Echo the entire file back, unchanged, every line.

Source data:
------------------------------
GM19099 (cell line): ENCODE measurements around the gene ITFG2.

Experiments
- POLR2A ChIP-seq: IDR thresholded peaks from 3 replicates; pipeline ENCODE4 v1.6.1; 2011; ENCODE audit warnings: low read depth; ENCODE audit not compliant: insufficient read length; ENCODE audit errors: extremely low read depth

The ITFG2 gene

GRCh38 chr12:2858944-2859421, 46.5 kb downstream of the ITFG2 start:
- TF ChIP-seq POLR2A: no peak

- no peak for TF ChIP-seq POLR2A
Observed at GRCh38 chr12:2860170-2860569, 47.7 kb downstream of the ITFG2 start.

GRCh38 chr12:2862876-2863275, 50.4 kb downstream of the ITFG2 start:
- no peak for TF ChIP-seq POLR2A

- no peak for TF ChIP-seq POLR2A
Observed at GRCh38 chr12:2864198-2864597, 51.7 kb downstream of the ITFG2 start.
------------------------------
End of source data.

GM19099 (cell line): ENCODE measurements around the gene ITFG2.

Experiments
- POLR2A ChIP-seq: IDR thresholded peaks from 3 replicates; pipeline ENCODE4 v1.6.1; 2011; ENCODE audit warnings: low read depth; ENCODE audit not compliant: insufficient read length; ENCODE audit errors: extremely low read depth

The ITFG2 gene

GRCh38 chr12:2858944-2859421, 46.5 kb downstream of the ITFG2 start:
- TF ChIP-seq POLR2A: no peak

- no peak for TF ChIP-seq POLR2A
Observed at GRCh38 chr12:2860170-2860569, 47.7 kb downstream of the ITFG2 start.

GRCh38 chr12:2862876-2863275, 50.4 kb downstream of the ITFG2 start:
- no peak for TF ChIP-seq POLR2A

- no peak for TF ChIP-seq POLR2A
Observed at GRCh38 chr12:2864198-2864597, 51.7 kb downstream of the ITFG2 start.